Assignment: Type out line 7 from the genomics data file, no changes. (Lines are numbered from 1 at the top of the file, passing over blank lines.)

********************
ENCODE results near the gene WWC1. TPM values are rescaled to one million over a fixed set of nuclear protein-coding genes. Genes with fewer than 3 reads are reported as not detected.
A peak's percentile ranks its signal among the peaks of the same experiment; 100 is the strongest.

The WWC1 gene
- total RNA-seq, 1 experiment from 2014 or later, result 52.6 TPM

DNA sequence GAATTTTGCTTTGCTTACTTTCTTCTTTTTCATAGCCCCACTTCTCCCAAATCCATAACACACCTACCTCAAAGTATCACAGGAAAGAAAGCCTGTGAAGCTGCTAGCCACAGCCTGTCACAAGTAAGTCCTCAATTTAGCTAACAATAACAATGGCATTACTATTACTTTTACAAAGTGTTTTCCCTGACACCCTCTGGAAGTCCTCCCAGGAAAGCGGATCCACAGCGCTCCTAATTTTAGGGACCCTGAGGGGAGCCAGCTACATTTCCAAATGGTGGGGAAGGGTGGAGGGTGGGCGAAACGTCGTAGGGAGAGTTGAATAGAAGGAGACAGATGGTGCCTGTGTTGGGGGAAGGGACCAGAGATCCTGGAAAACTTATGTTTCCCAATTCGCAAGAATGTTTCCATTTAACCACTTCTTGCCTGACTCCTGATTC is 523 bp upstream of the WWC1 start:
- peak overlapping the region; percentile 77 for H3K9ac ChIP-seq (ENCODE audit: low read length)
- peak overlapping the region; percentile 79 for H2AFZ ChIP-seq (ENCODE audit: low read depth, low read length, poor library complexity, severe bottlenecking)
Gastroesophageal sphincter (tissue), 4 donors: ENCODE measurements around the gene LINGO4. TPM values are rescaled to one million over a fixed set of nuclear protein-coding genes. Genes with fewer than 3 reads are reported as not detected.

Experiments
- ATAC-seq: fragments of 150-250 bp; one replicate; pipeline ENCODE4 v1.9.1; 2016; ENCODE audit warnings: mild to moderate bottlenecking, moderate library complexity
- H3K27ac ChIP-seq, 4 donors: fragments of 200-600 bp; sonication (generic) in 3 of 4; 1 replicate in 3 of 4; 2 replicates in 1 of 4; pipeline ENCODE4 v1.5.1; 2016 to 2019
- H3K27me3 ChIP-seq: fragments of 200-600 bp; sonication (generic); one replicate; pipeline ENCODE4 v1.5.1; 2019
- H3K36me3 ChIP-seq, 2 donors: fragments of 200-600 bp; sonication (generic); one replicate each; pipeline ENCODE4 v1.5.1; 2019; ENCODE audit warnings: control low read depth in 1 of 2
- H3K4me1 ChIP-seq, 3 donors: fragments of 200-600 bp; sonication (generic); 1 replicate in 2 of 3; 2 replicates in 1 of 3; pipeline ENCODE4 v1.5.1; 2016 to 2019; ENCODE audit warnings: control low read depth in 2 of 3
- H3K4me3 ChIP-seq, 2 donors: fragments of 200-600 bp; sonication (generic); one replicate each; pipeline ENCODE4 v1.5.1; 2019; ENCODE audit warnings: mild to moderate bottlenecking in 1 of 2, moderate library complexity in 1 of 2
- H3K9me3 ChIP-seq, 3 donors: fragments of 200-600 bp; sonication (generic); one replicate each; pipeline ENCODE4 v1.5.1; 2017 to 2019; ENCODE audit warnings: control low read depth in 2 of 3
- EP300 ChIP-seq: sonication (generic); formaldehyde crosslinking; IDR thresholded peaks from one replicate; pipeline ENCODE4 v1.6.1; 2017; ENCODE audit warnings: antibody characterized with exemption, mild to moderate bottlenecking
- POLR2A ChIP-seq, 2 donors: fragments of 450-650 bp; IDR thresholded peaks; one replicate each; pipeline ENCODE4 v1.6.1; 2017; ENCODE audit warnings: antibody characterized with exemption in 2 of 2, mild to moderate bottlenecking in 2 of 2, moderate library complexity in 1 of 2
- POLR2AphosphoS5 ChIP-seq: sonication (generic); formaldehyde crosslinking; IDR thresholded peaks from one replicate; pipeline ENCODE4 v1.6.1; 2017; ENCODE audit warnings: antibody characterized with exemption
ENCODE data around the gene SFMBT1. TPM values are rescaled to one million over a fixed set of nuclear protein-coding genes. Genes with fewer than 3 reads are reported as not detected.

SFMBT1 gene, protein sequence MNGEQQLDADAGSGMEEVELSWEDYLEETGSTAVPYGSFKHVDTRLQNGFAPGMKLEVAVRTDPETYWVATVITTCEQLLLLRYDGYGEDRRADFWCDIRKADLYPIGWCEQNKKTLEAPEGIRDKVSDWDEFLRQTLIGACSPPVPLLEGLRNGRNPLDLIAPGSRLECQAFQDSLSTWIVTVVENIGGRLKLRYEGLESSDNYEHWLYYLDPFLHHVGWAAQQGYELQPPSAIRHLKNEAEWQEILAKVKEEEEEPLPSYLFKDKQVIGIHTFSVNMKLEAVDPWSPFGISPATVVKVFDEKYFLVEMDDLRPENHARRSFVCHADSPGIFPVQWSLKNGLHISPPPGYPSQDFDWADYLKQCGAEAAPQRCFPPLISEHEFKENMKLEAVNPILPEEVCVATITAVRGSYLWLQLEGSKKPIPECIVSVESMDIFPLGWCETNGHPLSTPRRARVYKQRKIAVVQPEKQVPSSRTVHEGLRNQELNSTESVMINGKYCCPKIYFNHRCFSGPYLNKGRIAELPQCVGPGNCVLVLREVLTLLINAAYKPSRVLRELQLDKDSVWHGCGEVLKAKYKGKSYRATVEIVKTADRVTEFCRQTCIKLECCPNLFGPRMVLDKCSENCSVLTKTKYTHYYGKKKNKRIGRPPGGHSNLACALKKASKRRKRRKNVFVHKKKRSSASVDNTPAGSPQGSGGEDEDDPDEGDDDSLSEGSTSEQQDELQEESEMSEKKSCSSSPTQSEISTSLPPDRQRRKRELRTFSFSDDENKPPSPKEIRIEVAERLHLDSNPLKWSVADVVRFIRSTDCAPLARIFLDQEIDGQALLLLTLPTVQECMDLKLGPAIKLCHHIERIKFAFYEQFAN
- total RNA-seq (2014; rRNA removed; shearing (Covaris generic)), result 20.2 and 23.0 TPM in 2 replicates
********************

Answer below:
- peak overlapping the region; percentile 79 for H2AFZ ChIP-seq (ENCODE audit: low read depth, low read length, poor library complexity, severe bottlenecking)